New Report in AAP Pediatrics Journal Urges Caution in Trending Alternative Birth Choices
Alternative birthing choices such as water births, consumption of placenta (Placentophagy), lotus birth (umbilical nonseverance), vaginal seeding (the practice of inoculating an infant born by cesarean section with a sampling of fluid from the vagina of the birth parent), and deferring newborn vaccinations have gained popularity in recent years. This week, a new clinical report was published in Pediatrics, the peer-reviewed journal of the American Academy of Pediatrics, that examined seven emerging birth trends.
As of publishing, few or no clinical studies researched most of these birthing trends, however the report referred to incidents in which these practices resulted in medical emergencies.
Lotus births, which entail leaving the umbilical cord and placenta attached to an infant until the cord detaches naturally, as opposed to cutting it when a baby is born, was not found to have any clear benefit. In rare cases, however, has resulted in sepsis in newborns, according to the report. Water births, while shown to be beneficial during the first stage of labor, pose risks of serious waterborne infections, according to report, which also cited instances of drownings or near-drownings of babies born underwater.
While many birthing parents and birth workers promote these and other alternative birth practices, it is important that parents are fully educated on the risks of such birth choices in order to make a fully informed decision in their birthing plan.
The summery and conclusion direct from the report:
Awareness of emerging alternative peripartum and neonatal practices helps pediatricians provide counseling to families before birth and to appropriately evaluate and treat neonates who have been exposed to these practices.
Water immersion for labor and birth has been shown to improve comfort of the pregnant person in the first stage of labor but has not shown benefit for the second stage of labor or delivery. Potential neonatal infections associated with this practice, such as with Legionella and Pseudomonas species, are rare but serious.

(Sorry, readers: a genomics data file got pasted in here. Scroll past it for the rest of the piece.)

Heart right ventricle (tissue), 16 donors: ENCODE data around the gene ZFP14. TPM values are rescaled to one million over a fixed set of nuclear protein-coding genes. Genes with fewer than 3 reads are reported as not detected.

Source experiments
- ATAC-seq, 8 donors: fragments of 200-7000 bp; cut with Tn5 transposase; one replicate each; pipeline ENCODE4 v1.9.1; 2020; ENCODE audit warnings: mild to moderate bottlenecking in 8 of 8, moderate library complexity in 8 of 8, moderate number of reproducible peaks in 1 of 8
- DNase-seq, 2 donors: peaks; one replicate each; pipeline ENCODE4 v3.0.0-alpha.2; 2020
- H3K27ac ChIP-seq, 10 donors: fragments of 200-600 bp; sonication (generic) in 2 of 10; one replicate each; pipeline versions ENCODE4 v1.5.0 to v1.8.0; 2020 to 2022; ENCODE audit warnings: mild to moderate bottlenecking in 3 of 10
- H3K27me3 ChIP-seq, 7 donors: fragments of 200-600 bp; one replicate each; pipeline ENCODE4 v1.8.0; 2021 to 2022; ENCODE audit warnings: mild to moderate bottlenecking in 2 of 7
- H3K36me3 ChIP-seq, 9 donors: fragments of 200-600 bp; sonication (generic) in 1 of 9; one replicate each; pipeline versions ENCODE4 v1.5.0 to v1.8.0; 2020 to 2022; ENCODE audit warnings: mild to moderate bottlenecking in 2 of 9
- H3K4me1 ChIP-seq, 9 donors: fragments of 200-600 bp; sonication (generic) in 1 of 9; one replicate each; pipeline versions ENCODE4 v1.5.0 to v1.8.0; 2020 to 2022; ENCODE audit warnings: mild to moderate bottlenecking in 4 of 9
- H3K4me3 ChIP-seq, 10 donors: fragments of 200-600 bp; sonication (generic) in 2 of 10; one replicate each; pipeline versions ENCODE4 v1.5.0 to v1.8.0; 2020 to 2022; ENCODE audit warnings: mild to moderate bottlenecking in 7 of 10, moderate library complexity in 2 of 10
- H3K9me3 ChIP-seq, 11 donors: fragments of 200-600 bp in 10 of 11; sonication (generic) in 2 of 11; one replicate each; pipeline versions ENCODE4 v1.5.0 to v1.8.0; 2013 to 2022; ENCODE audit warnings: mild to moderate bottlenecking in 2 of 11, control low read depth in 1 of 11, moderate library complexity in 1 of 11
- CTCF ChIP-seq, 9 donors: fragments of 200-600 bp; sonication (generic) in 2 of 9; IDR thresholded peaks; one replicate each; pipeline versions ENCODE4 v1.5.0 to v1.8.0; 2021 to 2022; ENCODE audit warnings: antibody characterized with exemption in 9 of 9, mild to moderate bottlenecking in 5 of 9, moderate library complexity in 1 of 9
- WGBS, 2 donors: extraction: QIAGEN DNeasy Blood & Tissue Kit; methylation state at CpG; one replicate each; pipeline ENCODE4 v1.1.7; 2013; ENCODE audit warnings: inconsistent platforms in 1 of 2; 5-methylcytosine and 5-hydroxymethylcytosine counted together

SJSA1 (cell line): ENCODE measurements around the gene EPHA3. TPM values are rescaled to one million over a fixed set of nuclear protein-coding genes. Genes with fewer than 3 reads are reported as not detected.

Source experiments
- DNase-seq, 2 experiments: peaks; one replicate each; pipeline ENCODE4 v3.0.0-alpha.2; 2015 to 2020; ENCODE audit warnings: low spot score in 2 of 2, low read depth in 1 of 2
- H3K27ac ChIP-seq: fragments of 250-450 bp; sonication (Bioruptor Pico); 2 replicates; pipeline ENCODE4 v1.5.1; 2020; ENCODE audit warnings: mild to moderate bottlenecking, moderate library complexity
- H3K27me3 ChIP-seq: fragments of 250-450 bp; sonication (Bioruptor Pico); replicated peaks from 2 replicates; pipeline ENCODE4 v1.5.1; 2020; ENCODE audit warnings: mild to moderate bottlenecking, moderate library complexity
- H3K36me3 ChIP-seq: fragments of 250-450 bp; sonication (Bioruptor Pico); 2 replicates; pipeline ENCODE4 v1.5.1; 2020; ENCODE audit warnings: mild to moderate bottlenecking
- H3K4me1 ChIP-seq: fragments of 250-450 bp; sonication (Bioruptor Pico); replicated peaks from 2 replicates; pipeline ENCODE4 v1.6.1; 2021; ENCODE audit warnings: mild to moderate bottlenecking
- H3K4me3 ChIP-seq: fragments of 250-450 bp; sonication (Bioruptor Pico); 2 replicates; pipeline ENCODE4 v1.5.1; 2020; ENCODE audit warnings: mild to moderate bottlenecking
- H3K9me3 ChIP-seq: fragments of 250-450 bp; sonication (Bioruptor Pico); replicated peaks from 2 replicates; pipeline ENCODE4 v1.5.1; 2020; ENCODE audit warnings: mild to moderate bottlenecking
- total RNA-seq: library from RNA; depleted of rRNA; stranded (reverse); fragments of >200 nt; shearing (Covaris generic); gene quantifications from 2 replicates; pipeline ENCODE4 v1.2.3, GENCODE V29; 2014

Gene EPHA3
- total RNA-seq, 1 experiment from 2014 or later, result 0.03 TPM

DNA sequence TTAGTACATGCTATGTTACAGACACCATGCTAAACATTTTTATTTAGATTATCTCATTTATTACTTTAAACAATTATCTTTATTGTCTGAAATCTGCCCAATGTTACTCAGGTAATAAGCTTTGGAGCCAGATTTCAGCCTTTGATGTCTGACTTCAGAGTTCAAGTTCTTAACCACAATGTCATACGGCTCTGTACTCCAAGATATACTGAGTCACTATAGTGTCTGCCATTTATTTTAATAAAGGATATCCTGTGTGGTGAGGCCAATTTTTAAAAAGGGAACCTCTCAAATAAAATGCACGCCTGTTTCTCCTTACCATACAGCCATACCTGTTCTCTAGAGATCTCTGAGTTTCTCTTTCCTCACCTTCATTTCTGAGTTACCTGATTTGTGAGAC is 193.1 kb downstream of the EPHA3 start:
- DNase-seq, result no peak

Vaginal seeding may expose infants to vaginal pathogens such as GBS or HSV and has no known benefits. Evaluation of symptomatic infants born by cesarean section after exposure to vaginal seeding should be the same as for those who are delivered vaginally.
Umbilical nonseverance has no clear benefit to date and may possibly increase risk of neonatal sepsis attributable to the presence of necrotic umbilical or placental tissue.
Placentophagy should be avoided because there is no evidence of benefit to the caregiver, and one case report links this to recurrent GBS sepsis in a neonate. Evaluation of symptomatic infants exposed to this practice should not differ from other neonates.
The birth dose of HepB serves as a critical safety net for prevention of HBV infection, and nonmedical deferral of the birth dose should be discouraged.
Ocular prophylaxis is effective for treating some causes of ophthalmia neonatorum, particularly in high-risk situations, such as limited prenatal testing for causative organisms in high-risk populations and in areas with high endemicity. Adequate prenatal testing significantly reduces the risk of ophthalmia neonatorum. Deferral of ocular prophylaxis may be considered in low-risk situations but may be impacted by state legislation.
Delayed bathing may have benefit in promoting initiation and exclusivity of breastfeeding. Delayed bathing in neonates exposed to active HSV genital lesions or with known history of HIV infection in the birth parent should be discouraged.